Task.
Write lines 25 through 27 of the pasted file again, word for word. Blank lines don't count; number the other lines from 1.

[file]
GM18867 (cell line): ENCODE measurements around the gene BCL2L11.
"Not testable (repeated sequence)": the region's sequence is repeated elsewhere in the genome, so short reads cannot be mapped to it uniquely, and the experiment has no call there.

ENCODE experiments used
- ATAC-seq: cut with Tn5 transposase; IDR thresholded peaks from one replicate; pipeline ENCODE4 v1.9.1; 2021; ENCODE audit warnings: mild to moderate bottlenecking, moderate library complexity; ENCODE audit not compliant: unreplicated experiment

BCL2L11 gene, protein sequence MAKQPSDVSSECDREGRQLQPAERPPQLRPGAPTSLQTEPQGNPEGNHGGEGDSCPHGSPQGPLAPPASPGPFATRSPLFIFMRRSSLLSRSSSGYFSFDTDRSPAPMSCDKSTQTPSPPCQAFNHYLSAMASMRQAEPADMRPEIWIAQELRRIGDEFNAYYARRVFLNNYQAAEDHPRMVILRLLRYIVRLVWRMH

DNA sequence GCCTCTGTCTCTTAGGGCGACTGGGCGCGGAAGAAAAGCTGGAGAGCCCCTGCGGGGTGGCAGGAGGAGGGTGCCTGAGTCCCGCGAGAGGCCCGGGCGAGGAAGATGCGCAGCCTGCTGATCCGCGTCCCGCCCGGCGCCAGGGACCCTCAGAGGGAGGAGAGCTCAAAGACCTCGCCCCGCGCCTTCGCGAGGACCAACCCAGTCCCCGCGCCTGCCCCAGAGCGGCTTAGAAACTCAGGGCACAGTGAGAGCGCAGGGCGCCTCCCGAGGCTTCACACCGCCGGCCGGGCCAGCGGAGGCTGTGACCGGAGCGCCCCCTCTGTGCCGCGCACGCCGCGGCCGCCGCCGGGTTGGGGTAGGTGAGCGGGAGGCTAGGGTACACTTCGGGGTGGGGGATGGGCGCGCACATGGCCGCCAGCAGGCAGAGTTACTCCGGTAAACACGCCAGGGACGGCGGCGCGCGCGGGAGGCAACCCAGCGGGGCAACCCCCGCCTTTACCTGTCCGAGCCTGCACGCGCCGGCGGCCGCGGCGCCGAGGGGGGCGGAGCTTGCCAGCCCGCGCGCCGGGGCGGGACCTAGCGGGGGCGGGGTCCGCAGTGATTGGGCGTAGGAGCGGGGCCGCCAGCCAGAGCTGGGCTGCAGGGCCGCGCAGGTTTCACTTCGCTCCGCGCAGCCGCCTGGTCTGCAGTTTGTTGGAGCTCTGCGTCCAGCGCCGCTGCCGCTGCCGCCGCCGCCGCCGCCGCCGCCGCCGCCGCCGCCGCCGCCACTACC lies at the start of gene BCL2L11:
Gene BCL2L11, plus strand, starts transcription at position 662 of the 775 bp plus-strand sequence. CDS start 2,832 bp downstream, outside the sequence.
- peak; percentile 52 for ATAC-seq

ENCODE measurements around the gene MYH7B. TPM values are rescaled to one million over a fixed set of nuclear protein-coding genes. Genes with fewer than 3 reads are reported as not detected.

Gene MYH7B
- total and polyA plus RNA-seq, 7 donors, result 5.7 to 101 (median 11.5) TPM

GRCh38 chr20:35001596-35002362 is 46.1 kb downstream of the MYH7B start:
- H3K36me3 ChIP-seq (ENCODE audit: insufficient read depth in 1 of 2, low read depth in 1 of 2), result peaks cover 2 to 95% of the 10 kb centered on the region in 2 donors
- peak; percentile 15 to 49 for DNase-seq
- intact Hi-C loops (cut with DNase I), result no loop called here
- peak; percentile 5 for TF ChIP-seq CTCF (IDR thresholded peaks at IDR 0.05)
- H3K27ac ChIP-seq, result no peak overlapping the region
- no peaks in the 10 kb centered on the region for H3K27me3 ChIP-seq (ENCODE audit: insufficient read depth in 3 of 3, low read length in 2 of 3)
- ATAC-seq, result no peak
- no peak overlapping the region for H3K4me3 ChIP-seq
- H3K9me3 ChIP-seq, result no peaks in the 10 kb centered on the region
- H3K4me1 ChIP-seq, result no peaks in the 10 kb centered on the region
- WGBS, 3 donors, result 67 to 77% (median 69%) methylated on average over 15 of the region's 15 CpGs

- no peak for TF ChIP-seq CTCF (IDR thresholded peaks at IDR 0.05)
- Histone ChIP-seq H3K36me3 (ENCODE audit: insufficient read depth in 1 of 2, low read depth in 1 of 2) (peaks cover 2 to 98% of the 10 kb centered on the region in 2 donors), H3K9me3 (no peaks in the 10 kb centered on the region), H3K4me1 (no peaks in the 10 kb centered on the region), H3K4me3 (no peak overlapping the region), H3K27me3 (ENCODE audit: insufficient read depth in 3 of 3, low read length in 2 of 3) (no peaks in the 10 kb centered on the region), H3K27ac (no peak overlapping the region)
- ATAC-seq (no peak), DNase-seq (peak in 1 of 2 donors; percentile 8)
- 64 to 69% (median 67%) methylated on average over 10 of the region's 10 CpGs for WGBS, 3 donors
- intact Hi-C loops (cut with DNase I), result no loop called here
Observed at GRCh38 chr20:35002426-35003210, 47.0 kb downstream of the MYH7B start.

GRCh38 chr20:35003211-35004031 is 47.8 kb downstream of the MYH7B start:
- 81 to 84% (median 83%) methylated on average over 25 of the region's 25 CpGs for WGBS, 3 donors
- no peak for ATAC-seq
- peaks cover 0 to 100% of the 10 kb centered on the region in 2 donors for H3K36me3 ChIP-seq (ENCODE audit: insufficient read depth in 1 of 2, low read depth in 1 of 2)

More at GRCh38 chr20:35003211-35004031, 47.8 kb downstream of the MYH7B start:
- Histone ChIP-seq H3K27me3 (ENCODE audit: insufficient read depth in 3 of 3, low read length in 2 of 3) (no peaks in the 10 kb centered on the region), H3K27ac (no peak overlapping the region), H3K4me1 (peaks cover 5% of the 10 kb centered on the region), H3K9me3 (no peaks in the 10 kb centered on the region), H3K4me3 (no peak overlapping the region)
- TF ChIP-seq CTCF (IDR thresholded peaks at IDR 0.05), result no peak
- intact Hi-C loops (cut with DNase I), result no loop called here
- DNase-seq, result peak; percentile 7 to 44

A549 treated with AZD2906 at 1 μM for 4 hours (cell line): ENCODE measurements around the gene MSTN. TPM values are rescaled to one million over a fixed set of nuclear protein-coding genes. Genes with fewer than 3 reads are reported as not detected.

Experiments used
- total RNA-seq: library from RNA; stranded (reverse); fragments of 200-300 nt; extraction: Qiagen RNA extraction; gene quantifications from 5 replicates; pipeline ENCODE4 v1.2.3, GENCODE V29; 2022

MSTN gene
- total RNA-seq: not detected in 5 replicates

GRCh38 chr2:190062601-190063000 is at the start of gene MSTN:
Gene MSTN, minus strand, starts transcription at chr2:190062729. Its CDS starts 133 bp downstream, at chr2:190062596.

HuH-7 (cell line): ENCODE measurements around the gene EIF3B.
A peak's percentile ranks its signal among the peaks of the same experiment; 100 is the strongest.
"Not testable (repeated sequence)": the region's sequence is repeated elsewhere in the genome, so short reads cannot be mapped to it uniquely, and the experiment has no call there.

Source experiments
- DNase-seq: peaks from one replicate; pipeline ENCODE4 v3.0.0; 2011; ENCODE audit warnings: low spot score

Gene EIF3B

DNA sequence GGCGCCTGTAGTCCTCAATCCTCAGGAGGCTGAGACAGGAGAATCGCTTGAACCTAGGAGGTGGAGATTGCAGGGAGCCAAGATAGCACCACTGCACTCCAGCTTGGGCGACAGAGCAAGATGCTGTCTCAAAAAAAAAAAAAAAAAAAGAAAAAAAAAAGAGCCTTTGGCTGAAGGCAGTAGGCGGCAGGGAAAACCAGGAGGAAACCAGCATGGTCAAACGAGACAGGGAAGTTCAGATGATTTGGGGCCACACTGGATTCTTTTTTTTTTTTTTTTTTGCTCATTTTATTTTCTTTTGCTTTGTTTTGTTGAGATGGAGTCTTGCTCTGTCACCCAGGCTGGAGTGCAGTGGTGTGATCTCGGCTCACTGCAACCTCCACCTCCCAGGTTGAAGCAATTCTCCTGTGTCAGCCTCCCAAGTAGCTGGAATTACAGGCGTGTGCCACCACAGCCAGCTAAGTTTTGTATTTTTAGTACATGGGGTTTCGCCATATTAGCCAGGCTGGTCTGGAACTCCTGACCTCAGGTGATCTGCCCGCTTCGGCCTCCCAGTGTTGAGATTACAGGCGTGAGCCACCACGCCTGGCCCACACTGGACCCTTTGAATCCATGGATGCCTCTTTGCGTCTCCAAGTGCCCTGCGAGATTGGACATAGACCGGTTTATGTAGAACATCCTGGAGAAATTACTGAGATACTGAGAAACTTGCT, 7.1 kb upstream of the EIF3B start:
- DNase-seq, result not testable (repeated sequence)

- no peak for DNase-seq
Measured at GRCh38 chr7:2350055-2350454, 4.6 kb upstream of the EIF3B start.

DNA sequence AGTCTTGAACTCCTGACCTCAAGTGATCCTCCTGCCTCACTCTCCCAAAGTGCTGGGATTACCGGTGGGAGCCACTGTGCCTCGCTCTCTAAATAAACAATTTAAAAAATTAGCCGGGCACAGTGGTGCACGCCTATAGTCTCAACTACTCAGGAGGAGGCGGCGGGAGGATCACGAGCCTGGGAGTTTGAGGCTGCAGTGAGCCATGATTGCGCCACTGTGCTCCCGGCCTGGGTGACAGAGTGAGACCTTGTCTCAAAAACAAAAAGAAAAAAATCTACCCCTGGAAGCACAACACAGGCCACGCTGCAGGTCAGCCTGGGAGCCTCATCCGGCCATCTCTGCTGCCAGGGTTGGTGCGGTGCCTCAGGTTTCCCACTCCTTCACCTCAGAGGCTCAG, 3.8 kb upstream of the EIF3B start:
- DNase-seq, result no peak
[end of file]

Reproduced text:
- Histone ChIP-seq H3K36me3 (ENCODE audit: insufficient read depth in 1 of 2, low read depth in 1 of 2) (peaks cover 2 to 98% of the 10 kb centered on the region in 2 donors), H3K9me3 (no peaks in the 10 kb centered on the region), H3K4me1 (no peaks in the 10 kb centered on the region), H3K4me3 (no peak overlapping the region), H3K27me3 (ENCODE audit: insufficient read depth in 3 of 3, low read length in 2 of 3) (no peaks in the 10 kb centered on the region), H3K27ac (no peak overlapping the region)
- ATAC-seq (no peak), DNase-seq (peak in 1 of 2 donors; percentile 8)
- 64 to 69% (median 67%) methylated on average over 10 of the region's 10 CpGs for WGBS, 3 donors